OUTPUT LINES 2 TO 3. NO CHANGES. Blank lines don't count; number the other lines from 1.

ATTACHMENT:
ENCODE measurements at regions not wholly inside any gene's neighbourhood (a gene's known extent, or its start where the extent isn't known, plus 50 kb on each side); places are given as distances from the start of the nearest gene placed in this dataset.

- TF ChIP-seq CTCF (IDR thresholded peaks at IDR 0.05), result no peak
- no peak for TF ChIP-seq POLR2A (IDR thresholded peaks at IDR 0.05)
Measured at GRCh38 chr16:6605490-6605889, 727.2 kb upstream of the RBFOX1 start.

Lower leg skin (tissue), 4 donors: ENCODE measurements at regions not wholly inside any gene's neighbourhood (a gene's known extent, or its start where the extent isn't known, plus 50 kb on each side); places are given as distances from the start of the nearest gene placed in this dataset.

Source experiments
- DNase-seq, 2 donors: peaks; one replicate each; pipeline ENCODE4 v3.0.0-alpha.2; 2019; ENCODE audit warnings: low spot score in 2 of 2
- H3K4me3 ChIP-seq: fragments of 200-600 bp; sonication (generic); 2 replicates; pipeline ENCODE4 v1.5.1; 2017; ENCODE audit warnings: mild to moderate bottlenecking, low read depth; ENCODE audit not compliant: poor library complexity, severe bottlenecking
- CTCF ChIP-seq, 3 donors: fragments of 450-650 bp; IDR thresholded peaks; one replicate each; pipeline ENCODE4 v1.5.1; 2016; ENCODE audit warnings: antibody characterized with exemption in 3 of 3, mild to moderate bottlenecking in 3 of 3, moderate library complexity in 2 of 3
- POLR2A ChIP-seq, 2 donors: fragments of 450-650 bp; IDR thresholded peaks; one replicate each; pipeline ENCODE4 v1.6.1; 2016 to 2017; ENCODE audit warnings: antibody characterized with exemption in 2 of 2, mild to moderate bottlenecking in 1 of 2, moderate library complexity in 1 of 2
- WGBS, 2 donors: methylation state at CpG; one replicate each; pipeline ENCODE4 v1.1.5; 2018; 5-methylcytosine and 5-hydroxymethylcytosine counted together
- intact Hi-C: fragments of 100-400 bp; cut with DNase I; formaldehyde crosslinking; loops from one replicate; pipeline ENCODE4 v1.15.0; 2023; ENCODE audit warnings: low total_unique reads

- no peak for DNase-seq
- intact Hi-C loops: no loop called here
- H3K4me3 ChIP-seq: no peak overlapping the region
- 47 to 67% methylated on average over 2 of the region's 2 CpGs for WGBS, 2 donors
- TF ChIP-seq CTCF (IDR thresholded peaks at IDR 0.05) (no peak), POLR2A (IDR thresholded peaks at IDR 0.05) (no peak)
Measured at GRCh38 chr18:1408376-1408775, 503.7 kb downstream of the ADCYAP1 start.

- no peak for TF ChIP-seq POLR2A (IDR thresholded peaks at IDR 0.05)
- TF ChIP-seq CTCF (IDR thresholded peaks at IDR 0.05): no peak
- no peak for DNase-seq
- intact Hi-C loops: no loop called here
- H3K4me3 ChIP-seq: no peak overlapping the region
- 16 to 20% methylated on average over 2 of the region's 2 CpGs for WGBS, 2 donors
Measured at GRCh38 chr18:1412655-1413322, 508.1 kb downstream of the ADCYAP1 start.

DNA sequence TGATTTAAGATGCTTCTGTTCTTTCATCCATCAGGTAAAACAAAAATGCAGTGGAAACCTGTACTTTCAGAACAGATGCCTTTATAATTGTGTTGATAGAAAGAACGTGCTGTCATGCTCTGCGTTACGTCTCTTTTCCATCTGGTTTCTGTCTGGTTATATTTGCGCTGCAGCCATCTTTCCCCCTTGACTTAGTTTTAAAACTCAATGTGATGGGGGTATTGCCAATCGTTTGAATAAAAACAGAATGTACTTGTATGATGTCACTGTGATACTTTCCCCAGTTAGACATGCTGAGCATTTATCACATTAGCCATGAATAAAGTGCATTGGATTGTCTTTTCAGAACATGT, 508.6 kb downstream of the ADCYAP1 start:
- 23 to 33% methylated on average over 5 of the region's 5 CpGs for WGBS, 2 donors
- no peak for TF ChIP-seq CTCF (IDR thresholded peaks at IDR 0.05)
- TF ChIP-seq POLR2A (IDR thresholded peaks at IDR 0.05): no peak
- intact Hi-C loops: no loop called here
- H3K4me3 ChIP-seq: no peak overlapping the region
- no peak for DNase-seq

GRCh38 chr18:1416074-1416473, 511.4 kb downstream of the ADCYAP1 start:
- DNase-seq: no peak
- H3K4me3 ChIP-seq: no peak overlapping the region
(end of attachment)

- TF ChIP-seq CTCF (IDR thresholded peaks at IDR 0.05), result no peak
- no peak for TF ChIP-seq POLR2A (IDR thresholded peaks at IDR 0.05)